As the US airline industry struggles to escape its impending financial crisis, attention is turning towards the need to reduce labour costs. But will carriers really be able to reverse a trend that has seen pay settlements soar even in the face of recession?

Within days of the terrorist assault, the US industry had announced a massive round of operational cutbacks. It took equally little time for 20% to emerge as the consensus benchmark. Along with aircraft and routes, the industry plans to ground jobs at the same unprecedented rates. In part, the cuts relate directly to the terrorist action and the uncertainties that continue to hang over aviation in its wake. But that crisis has also released a wave of restructuring that had already been building as the US industry headed deeper into downturn. The intent appears not only to weather the immediate storm but to make the overdue structural changes in the cost base needed to ride out a long recession. The question is how organised labour will react.

In the first few days after the attacks, labour leaders were low key but some were quite clear in making a distinction between immediate crisis management and concessions for the longer haul. "We are not going to make concessions in order to avoid layoffs," said Thomas Reardon of the International Association of Machinists at United Airlines. Layoffs would be "short-term while concessions tend to stay," he said.

At US Airways, Scotty Ford, general chairman of the International Associations of Machinists (IAM), told members that there would be no support for the government aid package being pushed in Congress by management "unless the airline intends to abide by our contracts".

The International Transport Workers' Federation (ITF), which covers 600,000 aviation employees around the world, was swift to issue a plea for partnership and "a new level of co-operation" between industry, governments and unions to upgrade security. It notes that ITF members are indeed paying the price for the terrorist action with their jobs - in the USA, Europe and beyond. However, the plea also seems to contain a warning or two about the likely level of cutbacks.

"Industry and government need to recognise the safety-professional role of crews and ground staff to ensure that the industry has the personnel equipped and motivated to deliver safety and security," runs an ITF statement issued ahead of the pending ICAO general assembly. "Secondly, we need to reassess the deregulation and restructuring of our industry which may have undermined the safety oversight capabilities of government airline regulators."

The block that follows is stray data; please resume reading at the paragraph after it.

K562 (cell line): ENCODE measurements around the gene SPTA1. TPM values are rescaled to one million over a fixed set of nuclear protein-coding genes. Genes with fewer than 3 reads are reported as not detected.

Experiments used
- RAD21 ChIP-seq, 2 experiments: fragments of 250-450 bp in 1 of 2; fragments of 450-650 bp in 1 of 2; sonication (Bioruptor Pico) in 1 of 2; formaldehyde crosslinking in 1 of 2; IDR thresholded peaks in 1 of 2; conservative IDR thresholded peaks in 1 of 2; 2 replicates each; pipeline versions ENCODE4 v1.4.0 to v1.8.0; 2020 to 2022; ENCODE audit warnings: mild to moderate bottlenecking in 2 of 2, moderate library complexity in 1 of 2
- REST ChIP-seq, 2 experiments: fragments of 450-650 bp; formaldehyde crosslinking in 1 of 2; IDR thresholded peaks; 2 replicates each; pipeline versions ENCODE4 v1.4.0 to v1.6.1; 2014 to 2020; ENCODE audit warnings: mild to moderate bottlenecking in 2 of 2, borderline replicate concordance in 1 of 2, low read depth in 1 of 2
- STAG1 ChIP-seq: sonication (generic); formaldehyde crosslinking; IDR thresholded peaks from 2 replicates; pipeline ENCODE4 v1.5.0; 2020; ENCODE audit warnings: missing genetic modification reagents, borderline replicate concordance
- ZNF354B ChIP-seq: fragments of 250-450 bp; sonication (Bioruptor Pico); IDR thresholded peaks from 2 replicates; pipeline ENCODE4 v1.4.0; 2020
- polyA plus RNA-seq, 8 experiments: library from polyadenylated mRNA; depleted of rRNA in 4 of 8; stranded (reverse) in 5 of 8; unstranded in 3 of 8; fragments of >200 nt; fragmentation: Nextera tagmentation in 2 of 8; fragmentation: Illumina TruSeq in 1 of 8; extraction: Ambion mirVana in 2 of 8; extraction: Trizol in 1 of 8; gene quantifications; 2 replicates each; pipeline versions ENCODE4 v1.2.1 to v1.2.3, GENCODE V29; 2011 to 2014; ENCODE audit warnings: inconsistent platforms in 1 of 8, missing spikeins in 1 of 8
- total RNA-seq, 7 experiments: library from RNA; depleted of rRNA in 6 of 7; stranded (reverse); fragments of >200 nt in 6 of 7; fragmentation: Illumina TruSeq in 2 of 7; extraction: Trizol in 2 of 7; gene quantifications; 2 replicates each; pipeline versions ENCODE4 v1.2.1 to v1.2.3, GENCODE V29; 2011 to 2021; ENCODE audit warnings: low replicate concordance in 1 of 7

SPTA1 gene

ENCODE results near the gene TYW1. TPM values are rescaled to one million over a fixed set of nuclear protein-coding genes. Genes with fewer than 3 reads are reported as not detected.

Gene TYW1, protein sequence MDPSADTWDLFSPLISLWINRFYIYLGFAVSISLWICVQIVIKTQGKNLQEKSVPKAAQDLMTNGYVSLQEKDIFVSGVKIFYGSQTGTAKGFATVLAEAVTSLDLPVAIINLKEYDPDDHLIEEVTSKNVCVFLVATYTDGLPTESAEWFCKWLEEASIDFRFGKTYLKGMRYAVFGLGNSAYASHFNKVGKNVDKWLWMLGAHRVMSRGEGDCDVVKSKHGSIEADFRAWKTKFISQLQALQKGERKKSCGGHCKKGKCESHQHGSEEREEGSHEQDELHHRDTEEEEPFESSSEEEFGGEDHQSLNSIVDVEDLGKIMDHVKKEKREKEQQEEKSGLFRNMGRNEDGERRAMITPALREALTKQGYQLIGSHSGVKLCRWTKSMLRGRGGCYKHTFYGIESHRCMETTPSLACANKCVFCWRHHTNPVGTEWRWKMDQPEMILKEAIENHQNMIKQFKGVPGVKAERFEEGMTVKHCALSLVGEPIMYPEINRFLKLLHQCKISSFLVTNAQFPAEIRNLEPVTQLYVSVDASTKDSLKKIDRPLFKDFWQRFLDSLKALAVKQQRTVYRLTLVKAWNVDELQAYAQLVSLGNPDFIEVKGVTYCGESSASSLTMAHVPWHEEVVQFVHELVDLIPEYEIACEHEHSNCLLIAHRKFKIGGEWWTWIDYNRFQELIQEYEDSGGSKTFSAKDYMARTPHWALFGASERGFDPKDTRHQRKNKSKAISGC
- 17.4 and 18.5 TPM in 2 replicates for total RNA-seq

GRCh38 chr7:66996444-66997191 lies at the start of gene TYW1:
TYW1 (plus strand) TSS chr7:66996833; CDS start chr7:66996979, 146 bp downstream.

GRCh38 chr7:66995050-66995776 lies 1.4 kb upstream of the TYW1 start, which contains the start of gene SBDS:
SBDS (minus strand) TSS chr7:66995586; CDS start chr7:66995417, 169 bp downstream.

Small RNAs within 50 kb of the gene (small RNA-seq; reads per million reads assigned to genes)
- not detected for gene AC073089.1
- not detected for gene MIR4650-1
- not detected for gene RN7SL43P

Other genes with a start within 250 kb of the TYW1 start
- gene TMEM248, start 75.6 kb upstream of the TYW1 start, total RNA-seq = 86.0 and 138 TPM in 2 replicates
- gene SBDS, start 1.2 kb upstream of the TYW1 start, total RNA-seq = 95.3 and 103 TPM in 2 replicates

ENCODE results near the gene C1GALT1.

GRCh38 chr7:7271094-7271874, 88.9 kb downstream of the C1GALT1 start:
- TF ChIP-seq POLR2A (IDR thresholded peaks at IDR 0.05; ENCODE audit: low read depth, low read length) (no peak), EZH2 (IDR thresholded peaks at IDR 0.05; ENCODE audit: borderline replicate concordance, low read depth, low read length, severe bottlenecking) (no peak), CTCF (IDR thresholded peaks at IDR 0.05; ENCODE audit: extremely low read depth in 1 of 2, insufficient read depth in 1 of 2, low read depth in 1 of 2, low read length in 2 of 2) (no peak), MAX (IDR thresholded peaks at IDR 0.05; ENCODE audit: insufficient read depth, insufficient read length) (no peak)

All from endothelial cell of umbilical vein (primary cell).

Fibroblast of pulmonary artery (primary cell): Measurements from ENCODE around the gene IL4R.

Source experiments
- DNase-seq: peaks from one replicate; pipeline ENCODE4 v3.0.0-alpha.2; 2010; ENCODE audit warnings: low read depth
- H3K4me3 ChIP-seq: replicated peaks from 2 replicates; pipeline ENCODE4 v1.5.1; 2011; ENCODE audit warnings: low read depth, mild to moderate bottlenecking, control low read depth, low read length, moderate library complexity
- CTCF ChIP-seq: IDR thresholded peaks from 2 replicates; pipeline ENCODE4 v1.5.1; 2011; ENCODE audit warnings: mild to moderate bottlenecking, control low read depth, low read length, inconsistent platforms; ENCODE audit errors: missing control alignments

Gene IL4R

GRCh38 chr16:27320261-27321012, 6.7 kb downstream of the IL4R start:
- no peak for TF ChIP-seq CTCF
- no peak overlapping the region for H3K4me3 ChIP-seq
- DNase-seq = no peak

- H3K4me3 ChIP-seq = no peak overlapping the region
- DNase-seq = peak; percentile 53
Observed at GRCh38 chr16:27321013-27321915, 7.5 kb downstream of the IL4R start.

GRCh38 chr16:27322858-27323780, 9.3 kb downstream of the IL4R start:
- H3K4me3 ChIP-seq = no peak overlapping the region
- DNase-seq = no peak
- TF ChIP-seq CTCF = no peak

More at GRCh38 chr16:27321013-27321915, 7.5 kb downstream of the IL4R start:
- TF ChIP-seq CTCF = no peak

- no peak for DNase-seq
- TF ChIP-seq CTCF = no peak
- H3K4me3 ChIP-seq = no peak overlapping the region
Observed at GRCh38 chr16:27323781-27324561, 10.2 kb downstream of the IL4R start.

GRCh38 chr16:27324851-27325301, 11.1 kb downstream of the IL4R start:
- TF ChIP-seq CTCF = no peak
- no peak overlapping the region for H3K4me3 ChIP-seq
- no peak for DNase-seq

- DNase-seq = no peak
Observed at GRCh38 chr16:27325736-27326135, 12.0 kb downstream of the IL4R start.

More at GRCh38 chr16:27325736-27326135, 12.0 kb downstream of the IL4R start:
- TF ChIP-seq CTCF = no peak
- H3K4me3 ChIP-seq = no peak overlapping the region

Uncontrollable cost

Well before downturn turned to outright crisis, the labour cost issue was threatening to undermine industry profitability. "Labour, along with fuel, has become an almost uncontrollable cost," said University of Portland (Oregon) finance professor Richard Gritta, speaking before the attacks. He noted then the anger among airline unions from the last recession when they made give backs and concessions. That, he argued, has propelled unions onward, "no matter what" the financial reality of the economic cycle this time: "They have heard management cry poverty before and believed it and, even if it's now true, they are not going to listen this time."

That process started with the September 2000 record-setting contract between United Airlines and its Air Line Pilots Association (ALPA) unit that gave an average 30% raise to members. In discussing negotiations at other carriers following United's pilot agreement, Joseph Schwieterman of DePaul University in Chicago says: "I have never seen the politics of envy more in action."

Airline unions have always engaged in pattern bargaining, notes ALPA president Duane Woerth. But in the past, the pattern was either internal or external: a union would bargain to make up for past concessions or to catch up with a recent contract elsewhere. Over the last year it has been based on both. The United pilot contract which set the pace was meant to catch its members up with the concessions they had made in 1994 as part of a stock ownership plan and to catch them up with the progress they had seen at other airlines. The failure of the now-expired stock plan to give the pilots the security they wanted intensified their desire to catch up with counterparts elsewhere.

United pilots were not alone in making concessions last time. According to the US Bureau of Labour Statistics, airline pilot salaries actually fell by 1.3% between 1991 and 1999.